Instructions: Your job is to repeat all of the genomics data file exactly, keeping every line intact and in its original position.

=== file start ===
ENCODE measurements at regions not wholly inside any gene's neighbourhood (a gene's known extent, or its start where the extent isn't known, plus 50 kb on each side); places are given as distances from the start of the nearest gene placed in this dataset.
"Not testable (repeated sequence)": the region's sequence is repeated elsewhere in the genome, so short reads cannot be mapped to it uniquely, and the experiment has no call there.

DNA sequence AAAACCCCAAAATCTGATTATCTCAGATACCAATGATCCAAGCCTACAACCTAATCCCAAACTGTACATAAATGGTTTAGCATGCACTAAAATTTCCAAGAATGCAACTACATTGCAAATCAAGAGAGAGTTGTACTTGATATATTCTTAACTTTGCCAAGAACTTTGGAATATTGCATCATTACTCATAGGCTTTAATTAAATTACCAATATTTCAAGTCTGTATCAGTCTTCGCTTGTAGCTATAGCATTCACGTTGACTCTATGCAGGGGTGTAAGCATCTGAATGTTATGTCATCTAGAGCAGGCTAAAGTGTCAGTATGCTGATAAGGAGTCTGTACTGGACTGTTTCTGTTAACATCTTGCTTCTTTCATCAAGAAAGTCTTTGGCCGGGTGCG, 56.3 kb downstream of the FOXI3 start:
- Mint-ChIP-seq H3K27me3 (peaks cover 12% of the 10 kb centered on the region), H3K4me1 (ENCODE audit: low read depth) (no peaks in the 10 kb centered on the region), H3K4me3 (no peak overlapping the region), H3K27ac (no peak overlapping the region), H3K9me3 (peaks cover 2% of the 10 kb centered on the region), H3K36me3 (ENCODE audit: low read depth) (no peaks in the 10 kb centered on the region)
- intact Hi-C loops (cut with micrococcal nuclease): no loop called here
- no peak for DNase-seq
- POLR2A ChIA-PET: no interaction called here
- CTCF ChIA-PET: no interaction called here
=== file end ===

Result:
ENCODE measurements at regions not wholly inside any gene's neighbourhood (a gene's known extent, or its start where the extent isn't known, plus 50 kb on each side); places are given as distances from the start of the nearest gene placed in this dataset.
"Not testable (repeated sequence)": the region's sequence is repeated elsewhere in the genome, so short reads cannot be mapped to it uniquely, and the experiment has no call there.

DNA sequence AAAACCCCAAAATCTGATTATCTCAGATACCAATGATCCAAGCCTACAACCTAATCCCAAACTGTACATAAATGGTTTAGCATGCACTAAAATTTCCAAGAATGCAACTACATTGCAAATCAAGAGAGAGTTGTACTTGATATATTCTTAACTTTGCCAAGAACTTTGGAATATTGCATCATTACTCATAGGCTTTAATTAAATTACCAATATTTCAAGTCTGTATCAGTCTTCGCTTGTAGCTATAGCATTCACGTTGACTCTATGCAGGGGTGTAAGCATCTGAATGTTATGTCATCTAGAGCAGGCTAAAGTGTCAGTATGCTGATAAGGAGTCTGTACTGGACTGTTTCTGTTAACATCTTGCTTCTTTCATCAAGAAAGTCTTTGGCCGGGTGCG, 56.3 kb downstream of the FOXI3 start:
- Mint-ChIP-seq H3K27me3 (peaks cover 12% of the 10 kb centered on the region), H3K4me1 (ENCODE audit: low read depth) (no peaks in the 10 kb centered on the region), H3K4me3 (no peak overlapping the region), H3K27ac (no peak overlapping the region), H3K9me3 (peaks cover 2% of the 10 kb centered on the region), H3K36me3 (ENCODE audit: low read depth) (no peaks in the 10 kb centered on the region)
- intact Hi-C loops (cut with micrococcal nuclease): no loop called here
- no peak for DNase-seq
- POLR2A ChIA-PET: no interaction called here
- CTCF ChIA-PET: no interaction called here